Zimbabwe imports from South Africa likely to fall as rand appreciates


cross border traders waiting for grace

Imports into Zimbabwe will drop three percent this year as regional currencies recover against the US dollar, helping Zimbabwe begin to narrow its current account deficit, an advisory firm has forecast.

The United Kingdom-headquartered BMI Research, which is a member of global ratings agency Fitch Group, said in a recent note that the slowdown in imports would ride on the appreciation South African rand, which has gained 14.1 percent against the greenback since January, as well as declining domestic demand.

Zimbabwe predominantly uses the United States dollar is its medium of exchange.

South Africa is Zimbabwe’s largest trading partner, accounting for about 70 percent of imported goods in the southern African country.

“The appreciation of the South African rand against the US dollar will add another headwind to import growth in Zimbabwe over the year. While we expect the rand’s bull run against the greenback to come to an end and resume a depreciatory trend in H216, the 14.1 percent appreciation we have seen since January will weigh on the year-end figure for import growth. As a result, we expect merchandise imports to fall by three percent over 2016,” said BMI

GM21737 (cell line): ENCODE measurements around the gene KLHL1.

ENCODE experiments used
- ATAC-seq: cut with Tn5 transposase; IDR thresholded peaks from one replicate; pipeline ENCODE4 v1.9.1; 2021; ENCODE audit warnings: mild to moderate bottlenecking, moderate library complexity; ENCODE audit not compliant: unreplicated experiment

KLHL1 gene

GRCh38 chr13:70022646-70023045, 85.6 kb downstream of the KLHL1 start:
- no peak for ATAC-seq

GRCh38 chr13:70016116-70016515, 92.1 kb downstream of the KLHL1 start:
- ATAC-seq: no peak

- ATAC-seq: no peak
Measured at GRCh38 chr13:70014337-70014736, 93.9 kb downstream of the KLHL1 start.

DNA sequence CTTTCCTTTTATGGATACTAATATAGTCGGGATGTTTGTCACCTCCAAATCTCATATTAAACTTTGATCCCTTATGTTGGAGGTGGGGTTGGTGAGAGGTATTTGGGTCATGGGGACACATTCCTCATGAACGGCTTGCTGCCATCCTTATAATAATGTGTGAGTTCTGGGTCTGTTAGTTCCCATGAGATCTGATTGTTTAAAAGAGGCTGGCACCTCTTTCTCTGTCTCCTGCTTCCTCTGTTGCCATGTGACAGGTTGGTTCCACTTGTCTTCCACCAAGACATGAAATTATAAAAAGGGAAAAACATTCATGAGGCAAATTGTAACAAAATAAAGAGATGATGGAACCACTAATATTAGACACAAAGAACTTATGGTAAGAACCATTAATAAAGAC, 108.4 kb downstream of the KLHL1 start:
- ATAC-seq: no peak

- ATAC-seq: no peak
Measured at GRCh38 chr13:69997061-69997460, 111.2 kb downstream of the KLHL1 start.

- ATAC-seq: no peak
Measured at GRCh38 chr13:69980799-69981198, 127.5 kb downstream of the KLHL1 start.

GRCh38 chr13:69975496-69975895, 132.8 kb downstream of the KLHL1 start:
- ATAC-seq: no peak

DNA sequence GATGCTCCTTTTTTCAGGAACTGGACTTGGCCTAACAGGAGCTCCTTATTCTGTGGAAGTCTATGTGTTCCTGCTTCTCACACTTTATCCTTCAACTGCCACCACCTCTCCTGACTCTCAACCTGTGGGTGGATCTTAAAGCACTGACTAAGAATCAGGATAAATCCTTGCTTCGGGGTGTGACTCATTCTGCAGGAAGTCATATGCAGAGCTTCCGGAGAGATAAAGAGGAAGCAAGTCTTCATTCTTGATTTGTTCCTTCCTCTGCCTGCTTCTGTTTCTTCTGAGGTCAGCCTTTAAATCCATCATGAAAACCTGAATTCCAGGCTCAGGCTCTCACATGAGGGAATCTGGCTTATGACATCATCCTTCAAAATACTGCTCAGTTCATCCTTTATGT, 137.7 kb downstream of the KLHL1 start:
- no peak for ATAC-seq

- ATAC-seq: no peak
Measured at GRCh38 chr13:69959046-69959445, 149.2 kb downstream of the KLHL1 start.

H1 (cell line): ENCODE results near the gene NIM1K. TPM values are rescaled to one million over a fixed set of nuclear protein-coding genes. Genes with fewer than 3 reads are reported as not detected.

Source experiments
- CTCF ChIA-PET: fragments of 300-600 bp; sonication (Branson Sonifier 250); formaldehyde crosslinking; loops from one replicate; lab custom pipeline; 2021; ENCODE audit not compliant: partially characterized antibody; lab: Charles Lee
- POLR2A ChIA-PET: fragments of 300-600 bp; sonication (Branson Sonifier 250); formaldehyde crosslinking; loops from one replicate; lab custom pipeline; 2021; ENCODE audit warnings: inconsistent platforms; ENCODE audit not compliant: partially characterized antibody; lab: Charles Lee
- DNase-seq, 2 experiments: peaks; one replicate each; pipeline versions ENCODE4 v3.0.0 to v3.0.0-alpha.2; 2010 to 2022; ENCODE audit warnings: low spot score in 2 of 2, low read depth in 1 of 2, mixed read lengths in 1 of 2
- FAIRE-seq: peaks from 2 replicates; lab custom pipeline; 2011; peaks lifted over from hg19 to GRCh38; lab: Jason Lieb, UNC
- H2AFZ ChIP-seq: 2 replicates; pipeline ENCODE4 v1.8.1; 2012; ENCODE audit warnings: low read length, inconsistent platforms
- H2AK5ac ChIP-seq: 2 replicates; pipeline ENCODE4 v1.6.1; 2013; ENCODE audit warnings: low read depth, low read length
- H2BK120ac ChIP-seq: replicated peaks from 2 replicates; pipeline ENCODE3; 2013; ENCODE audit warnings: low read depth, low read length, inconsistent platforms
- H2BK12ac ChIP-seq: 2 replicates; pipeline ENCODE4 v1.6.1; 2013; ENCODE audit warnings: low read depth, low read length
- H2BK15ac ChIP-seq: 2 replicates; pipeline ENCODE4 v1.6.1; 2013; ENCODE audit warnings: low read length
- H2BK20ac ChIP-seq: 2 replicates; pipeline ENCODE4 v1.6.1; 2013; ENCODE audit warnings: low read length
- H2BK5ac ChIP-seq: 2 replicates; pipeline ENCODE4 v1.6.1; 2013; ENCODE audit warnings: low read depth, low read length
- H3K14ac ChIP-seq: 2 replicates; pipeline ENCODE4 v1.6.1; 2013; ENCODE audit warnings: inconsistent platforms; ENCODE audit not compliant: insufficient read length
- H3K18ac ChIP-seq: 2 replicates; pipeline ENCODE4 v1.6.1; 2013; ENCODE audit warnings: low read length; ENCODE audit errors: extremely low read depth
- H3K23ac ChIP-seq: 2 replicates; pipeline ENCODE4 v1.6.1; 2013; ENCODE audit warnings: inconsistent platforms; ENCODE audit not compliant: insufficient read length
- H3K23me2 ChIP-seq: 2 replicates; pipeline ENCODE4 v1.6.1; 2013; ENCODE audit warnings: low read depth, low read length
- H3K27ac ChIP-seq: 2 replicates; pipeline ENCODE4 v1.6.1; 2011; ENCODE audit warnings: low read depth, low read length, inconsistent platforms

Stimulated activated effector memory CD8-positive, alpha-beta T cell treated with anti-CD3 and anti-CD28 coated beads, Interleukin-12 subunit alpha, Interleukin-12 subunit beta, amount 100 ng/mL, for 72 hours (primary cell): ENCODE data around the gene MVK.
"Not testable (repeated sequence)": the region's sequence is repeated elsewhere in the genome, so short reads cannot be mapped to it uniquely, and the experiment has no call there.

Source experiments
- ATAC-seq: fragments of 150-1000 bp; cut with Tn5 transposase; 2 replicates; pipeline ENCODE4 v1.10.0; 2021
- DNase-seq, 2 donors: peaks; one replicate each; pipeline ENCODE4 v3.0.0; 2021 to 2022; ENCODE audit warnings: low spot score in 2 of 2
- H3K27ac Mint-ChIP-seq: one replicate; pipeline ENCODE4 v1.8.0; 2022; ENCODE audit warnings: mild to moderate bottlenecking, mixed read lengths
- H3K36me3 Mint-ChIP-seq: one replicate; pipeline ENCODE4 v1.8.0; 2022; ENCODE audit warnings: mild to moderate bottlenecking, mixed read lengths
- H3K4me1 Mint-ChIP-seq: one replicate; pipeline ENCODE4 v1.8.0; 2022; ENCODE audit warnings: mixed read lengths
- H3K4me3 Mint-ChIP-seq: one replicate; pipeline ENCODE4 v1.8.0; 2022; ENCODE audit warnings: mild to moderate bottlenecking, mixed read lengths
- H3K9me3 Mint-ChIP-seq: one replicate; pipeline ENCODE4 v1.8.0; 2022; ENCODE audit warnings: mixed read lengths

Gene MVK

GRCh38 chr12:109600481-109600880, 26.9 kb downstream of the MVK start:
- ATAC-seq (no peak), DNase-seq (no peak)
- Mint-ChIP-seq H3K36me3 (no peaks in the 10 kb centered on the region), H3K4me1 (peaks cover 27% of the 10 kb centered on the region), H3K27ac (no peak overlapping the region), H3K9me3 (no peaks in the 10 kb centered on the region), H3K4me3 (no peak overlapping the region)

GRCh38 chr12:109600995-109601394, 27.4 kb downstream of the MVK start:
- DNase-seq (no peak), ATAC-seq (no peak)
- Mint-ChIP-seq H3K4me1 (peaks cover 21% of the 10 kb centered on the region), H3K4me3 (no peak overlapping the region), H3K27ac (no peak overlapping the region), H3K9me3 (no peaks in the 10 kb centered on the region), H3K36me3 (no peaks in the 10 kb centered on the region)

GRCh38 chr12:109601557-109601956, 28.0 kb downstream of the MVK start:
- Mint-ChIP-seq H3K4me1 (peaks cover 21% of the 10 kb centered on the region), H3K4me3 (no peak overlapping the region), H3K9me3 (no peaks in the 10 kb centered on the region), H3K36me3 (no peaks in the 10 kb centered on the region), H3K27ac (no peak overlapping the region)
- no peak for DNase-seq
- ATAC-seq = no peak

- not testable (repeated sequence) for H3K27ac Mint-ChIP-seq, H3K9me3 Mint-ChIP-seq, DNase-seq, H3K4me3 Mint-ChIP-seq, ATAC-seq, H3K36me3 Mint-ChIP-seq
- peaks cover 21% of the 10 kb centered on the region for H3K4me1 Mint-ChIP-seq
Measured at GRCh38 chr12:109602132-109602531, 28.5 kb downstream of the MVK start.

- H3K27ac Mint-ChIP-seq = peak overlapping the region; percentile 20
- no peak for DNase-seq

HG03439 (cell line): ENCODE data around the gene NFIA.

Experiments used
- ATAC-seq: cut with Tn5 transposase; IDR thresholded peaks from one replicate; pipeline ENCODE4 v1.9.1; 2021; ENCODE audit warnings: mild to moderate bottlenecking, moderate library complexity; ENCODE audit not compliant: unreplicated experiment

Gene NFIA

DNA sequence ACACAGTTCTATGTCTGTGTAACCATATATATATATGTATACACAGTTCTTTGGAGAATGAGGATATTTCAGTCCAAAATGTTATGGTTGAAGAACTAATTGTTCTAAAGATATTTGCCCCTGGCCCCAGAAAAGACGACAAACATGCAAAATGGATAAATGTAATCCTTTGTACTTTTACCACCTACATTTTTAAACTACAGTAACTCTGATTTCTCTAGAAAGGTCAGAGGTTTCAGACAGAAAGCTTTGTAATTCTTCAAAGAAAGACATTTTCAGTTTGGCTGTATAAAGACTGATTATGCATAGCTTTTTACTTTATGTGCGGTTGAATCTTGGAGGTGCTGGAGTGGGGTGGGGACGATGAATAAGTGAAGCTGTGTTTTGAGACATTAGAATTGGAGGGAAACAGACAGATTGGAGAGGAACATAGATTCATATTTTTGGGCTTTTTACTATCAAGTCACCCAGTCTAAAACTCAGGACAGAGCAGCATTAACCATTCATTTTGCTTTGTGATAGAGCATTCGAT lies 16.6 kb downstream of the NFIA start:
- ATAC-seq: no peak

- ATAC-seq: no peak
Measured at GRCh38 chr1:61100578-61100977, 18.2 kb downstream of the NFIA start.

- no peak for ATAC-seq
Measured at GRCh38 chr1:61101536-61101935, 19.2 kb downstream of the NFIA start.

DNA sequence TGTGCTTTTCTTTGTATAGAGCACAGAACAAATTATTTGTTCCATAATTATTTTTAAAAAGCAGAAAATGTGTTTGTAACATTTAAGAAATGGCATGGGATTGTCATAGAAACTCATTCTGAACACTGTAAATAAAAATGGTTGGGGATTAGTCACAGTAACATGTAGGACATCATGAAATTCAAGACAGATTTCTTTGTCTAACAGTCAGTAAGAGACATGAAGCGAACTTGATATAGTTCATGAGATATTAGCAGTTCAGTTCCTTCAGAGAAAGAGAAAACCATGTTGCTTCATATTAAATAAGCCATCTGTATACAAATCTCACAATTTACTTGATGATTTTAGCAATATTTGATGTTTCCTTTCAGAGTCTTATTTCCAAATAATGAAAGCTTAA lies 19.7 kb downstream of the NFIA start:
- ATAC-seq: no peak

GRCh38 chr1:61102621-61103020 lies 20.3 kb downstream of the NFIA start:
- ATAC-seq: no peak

A weakening import bill would be good news for Zimbabwe, which has been relying on goods from South African and China following the collapse of its once thriving manufacturing industries.

As a result, the country has reported widening trade deficits, as cash shortages currently rattling the markets have also been blamed on the massive exportation of greenback to other countries to pay for imports.

However, a declining import bill, in the absence on a rise in domestic production and exports, could spell doom for the country due to potential commodity shortages at a time when food shortages have mounted following poor rains induced by the El Nino weather patterns affecting most of the region.

“We expect the deficit to equal 24.6 percent of (gross domestic product) GDP in 2016, before decreasing slightly in 2017 to 24.3 percent. This marks the beginning of a steady narrowing of Zimbabwe’s current account deficit over the next 10 years, as the economy moves away from the lull in commodity prices,” said BMI.

It said currency shortages will also affect imports, while exports had been dealt a blow by weak international commodity prices, which have affected the value of mineral exports.

Continued next page


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Charles Rukuni
The Insider is a political and business bulletin about Zimbabwe, edited by Charles Rukuni. Founded in 1990, it was a printed 12-page subscription only newsletter until 2003 when Zimbabwe's hyper-inflation made it impossible to continue printing.


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